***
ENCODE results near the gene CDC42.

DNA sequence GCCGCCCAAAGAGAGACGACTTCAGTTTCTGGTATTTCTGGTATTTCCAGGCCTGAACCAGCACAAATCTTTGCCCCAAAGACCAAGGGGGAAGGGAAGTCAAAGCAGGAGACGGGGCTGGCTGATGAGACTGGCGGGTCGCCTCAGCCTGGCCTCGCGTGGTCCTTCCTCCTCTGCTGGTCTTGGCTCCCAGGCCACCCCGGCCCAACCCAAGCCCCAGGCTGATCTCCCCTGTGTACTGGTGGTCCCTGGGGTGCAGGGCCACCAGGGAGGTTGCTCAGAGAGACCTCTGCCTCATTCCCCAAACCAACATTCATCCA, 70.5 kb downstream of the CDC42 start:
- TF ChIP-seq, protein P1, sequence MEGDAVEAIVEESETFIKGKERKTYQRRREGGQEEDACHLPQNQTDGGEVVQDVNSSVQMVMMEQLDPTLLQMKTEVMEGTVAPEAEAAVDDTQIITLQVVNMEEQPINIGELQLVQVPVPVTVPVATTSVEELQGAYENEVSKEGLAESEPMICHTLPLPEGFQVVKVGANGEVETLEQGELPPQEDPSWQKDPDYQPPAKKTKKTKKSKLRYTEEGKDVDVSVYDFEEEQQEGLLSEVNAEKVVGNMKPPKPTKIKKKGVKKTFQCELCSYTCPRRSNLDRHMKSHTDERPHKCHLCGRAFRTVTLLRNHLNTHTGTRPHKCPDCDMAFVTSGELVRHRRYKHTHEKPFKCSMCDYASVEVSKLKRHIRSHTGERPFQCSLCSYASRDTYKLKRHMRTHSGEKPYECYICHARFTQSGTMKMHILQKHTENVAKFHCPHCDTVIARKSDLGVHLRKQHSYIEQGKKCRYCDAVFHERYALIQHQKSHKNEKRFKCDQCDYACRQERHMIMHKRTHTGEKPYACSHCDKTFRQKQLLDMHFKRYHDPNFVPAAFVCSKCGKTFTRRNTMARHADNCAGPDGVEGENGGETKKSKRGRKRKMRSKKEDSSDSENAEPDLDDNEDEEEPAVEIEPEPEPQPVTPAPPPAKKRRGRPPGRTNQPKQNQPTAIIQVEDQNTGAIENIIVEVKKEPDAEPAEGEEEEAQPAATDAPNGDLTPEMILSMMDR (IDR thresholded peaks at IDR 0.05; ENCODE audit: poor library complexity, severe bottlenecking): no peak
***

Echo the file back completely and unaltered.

ENCODE results near the gene CDC42.

DNA sequence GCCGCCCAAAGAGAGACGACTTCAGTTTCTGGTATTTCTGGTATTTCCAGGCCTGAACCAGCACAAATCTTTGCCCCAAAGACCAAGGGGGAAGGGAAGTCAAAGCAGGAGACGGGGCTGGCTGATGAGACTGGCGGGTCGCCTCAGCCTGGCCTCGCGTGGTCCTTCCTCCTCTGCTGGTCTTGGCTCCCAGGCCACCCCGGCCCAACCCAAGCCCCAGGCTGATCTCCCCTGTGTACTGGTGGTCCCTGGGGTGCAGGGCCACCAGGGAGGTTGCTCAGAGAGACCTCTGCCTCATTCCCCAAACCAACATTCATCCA, 70.5 kb downstream of the CDC42 start:
- TF ChIP-seq, protein P1, sequence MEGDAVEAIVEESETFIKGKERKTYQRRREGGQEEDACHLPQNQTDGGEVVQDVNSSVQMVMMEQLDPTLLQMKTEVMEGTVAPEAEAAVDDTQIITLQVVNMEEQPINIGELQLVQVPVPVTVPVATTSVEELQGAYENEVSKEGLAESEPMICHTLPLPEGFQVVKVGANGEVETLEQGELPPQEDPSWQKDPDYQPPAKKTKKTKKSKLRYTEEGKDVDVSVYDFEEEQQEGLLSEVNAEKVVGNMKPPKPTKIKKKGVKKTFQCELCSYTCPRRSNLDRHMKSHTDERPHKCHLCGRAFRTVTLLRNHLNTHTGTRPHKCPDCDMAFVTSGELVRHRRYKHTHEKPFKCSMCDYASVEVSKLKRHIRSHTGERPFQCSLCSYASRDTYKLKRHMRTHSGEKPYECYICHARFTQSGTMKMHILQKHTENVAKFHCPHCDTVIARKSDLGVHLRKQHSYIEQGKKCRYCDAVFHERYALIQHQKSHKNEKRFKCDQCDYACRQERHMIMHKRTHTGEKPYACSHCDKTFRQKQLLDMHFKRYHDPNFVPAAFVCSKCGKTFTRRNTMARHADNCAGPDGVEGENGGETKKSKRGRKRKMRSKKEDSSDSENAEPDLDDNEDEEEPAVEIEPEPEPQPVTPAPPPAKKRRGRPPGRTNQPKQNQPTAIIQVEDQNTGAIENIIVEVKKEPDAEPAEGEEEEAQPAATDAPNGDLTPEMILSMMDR (IDR thresholded peaks at IDR 0.05; ENCODE audit: poor library complexity, severe bottlenecking): no peak